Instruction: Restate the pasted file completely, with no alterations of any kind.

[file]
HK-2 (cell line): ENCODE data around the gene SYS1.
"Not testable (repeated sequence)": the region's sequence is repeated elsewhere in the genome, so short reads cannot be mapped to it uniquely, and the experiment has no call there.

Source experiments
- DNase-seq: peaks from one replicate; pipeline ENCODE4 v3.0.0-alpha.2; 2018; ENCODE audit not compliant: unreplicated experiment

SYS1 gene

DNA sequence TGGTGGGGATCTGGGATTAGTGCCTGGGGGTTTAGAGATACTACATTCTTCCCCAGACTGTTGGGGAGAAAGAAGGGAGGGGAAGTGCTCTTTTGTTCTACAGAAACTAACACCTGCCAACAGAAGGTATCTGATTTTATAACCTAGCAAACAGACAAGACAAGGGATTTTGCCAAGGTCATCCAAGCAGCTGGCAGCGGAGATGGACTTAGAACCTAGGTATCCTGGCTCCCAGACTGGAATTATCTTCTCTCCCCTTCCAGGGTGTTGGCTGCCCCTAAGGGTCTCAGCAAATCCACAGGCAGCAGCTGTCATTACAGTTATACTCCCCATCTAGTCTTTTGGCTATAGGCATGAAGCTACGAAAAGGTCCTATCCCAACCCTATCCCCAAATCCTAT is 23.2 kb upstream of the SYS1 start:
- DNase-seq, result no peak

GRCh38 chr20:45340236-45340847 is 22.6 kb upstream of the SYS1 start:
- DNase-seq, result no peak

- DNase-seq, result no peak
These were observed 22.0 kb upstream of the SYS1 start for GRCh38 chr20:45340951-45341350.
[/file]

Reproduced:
HK-2 (cell line): ENCODE data around the gene SYS1.
"Not testable (repeated sequence)": the region's sequence is repeated elsewhere in the genome, so short reads cannot be mapped to it uniquely, and the experiment has no call there.

Source experiments
- DNase-seq: peaks from one replicate; pipeline ENCODE4 v3.0.0-alpha.2; 2018; ENCODE audit not compliant: unreplicated experiment

SYS1 gene

DNA sequence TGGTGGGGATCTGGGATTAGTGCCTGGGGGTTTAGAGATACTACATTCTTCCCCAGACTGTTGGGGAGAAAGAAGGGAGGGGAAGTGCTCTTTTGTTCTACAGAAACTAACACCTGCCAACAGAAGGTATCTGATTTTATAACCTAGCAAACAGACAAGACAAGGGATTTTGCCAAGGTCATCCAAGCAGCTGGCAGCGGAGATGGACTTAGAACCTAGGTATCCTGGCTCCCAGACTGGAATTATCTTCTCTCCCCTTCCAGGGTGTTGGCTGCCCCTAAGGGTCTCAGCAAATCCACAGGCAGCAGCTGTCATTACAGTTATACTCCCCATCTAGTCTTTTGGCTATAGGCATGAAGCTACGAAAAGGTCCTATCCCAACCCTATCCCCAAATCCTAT is 23.2 kb upstream of the SYS1 start:
- DNase-seq, result no peak

GRCh38 chr20:45340236-45340847 is 22.6 kb upstream of the SYS1 start:
- DNase-seq, result no peak

- DNase-seq, result no peak
These were observed 22.0 kb upstream of the SYS1 start for GRCh38 chr20:45340951-45341350.